HSBC Bank Malta plc published its full-year results as at 31 December 2008 following a Board of Directors meeting held on 20 February.
The Directors recommended a final gross dividend of €0.096 per share (net: €0.062) to be approved by shareholders at the Bank’s Annual General Meeting scheduled to be held on 1 April. The final dividend will be paid on 20 April to those shareholders as at close of trading on 27 February.
During 2008 HSBC registered a 3.3% increase in gross interest income following continued growth in loans and advances to customers. However this increase was offset by a 10% rise in interest payable on deposits due to heightened margin compression. This interest compression resulted from a combination of increased competition and the lowering of the base rate by the European central Bank in the last quarter of 2008. The net effect was a 2.5% decline in net interest income to €123 million compared to the €126.2 million recorded in 2007.
Despite lower business activity in the first quarter of 2008 due to the euro conversion and the general elections the Bank recorded a 2.5% rise to €31.8 million in net fees and commission income partly due to a €1 million rise in fees relating to card usage. On the other hand, the euro adoption in January 2008 resulted in a substantial drop in foreign exchange dealing income to €7.8 million compared to the €16.8 million recorded in 2007.
Net gains arising from sale of financial assets amounted to €2.8 million, 21.2% less than that registered in the previous year. Income from insurance activities substantially declined from €5 million in 2007 to a loss of €8.9 million in 2008. This drop is attributable to the significantly lower premiums earned and the €29.4 million loss incurred in fair value movements on the investment portfolio held by the Bank’s insurance division. These losses outweighed the substantial decline in insurance claims. Other operating income for 2008 was recorded at €31.8 million compared to the €15.8 million generated in the previous year mainly due to the 25% increase in the life assurance business profitability and the €3.5 million gains from property disposals and revaluation on property investment. Overall, non-interest income dropped by 9.9% to €65.3 million with HSBC’s net operating income declining by 5.2% during 2008 to €188.3 million. Net interest income now accounts for 65.3% of total income compared to 63.5% in 2007 due to the steeper decline in non-interest income.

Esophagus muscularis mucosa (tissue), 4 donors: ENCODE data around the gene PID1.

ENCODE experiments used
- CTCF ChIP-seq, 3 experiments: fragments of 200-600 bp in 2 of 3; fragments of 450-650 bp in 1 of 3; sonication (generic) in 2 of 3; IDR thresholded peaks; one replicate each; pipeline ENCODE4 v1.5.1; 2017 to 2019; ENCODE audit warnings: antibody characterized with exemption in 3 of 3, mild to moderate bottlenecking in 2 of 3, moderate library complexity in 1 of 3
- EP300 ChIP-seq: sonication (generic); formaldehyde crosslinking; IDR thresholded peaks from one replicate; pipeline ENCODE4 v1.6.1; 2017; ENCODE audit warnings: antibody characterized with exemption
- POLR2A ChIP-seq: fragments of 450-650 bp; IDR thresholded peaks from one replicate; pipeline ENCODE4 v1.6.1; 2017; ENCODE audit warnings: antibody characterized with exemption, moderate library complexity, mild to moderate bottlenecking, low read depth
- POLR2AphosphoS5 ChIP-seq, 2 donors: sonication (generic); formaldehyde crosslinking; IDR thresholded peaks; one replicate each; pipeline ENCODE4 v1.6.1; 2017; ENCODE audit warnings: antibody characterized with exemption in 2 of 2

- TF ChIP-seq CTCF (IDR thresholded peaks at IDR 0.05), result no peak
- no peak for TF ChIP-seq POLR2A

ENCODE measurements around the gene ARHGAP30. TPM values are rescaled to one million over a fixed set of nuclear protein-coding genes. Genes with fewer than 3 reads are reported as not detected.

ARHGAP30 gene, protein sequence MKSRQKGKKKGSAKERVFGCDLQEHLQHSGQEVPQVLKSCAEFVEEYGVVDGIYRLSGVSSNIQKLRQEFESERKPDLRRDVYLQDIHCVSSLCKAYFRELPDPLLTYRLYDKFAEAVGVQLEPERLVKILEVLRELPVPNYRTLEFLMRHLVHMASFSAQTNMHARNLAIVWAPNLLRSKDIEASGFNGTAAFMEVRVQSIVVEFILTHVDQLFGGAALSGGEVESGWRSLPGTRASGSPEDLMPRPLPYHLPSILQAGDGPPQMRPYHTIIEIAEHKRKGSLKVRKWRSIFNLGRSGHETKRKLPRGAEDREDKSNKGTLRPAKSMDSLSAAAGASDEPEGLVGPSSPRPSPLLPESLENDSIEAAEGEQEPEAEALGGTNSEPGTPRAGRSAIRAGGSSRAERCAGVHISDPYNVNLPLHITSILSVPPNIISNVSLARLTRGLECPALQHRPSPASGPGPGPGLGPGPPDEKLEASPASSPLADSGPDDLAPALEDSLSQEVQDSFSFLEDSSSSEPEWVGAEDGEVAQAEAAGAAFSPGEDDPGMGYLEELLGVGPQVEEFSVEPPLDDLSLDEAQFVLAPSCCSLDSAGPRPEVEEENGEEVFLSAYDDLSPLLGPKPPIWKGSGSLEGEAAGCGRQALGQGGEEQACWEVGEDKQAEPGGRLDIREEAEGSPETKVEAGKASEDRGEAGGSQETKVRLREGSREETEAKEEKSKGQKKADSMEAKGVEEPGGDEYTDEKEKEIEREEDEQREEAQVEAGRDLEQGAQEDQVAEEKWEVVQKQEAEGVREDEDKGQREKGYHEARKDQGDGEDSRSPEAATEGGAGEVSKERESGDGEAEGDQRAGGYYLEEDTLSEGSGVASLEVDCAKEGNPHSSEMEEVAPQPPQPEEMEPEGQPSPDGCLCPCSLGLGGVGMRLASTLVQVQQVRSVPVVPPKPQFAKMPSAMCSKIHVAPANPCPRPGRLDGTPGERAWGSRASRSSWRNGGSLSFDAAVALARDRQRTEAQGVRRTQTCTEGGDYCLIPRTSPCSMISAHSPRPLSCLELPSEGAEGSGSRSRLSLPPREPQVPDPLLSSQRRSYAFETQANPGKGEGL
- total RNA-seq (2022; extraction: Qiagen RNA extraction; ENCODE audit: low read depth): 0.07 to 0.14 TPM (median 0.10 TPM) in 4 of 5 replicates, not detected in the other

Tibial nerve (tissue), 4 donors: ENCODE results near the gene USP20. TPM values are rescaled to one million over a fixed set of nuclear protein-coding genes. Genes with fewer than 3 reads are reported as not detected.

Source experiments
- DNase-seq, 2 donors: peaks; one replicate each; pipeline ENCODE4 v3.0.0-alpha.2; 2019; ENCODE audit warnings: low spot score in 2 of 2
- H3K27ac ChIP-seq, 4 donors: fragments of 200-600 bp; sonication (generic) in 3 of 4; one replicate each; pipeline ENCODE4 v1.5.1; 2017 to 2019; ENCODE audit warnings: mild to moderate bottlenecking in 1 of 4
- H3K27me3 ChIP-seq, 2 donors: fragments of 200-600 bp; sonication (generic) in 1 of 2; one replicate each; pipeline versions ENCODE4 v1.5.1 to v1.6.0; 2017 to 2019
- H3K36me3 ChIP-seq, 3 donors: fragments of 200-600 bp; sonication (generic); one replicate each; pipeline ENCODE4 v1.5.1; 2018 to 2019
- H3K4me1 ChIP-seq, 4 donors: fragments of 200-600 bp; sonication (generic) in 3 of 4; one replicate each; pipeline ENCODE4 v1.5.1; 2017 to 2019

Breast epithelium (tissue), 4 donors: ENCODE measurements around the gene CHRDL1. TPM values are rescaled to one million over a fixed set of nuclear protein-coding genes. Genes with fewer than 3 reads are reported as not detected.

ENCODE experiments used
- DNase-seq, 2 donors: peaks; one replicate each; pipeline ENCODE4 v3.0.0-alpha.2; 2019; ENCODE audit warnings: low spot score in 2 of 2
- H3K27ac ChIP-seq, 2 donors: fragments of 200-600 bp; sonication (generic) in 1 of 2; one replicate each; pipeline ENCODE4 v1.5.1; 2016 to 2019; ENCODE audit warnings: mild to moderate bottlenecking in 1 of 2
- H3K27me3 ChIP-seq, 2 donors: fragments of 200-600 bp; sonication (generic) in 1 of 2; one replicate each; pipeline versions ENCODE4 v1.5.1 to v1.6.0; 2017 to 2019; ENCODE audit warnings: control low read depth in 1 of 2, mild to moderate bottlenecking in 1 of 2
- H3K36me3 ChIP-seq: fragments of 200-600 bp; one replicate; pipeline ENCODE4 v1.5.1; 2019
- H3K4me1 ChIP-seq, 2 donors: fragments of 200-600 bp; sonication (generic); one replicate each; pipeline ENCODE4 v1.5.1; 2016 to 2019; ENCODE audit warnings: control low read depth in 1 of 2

Operating Expenses rose by 7.9% to €89.2 million as the Bank incurred one-time costs in administrative expenses. The latter increased by 8.7% as wages and salaries climbed 11.3% to €55.5 million, due to an exceptional charge to support a voluntary early retirement scheme whilst general expenses grew 3.8% to €27.7 million mainly due to non-recurring costs related to the euro conversion and information technology investment as well as higher utility and communications expenditure. The depreciation charge was marginally unchanged at the €6 million level during 2008. It is important to note that if one excludes the one-time charges relating to the euro conversion and early retirement scheme, operating expenses remained flat in 2008 compared to the level incurred in 2007. The increase in costs was reflected in a rise in the cost-to-income ratio which now stands at 48%, up from 42.1% in the previous year.
HSBC recorded an operating profit before impairment allowances of €98 million, 14.6% less than the 2007 figure. The Bank incurred a net impairment charge of €1.9 million during the period under review, substantially higher than the marginal charge accounted for in 2007. This rise is attributable to the continued growth in the loan book and to lower recoveries compared to the high recovery levels of 2007. Despite this increase, the impairment charge is just six basis points of the Bank’s loan portfolio as the credit quality remains good with non-performing loans as a percentage of net loans improving to 2.3% (Dec 07: 2.9%).
The Bank’s pre-tax profit for the year 2008 stands at €96.1 million representing a decline of 16.2% over the previous year. Despite this heavy decline, CEO Alan Richards stated that “Considering the introduction of the euro and the volatility of world financial markets, HSBC Bank Malta achieved a set of solid results in 2008.” After accounting for a tax charge of €33 million (marginal tax rate of 34.3%), HSBC’s 2008 profit stands at €63.1 million, 17.3% less than 2007 profitability. This was mirrored in a drop in earnings per share to €0.216 compared to €0.262 recorded in the previous year.
Total assets as at 31 December 2008 amounted to €5.3 billion, 8.5% higher than the 2007 assets value. Customer deposits remained marginally unchanged at the €4 billion level whilst loans and advances to customers rose 10.3% to €3.1 billion. The increase in loans and advances to customers compared to the minimal decline in deposits results in the advances to deposit ratio to rise to 0.78 times from the December 2007 level of 0.7 times. Despite recording a €9.7 million marked down in the Bank’s available-for-sale investments portfolio, charged net of tax to revaluation reserve, the Directors assured that the credit quality of these investments remain strong and these write-downs will be reversed over the long-term. Notwithstanding this write-down, shareholders’ funds as at 31 December rose by 2.1% to €282.5 million. Return on equity slid 416 basis points to 22.6% with return on assets decreasing to 1.9% compared to the 2.5% recorded in the previous year.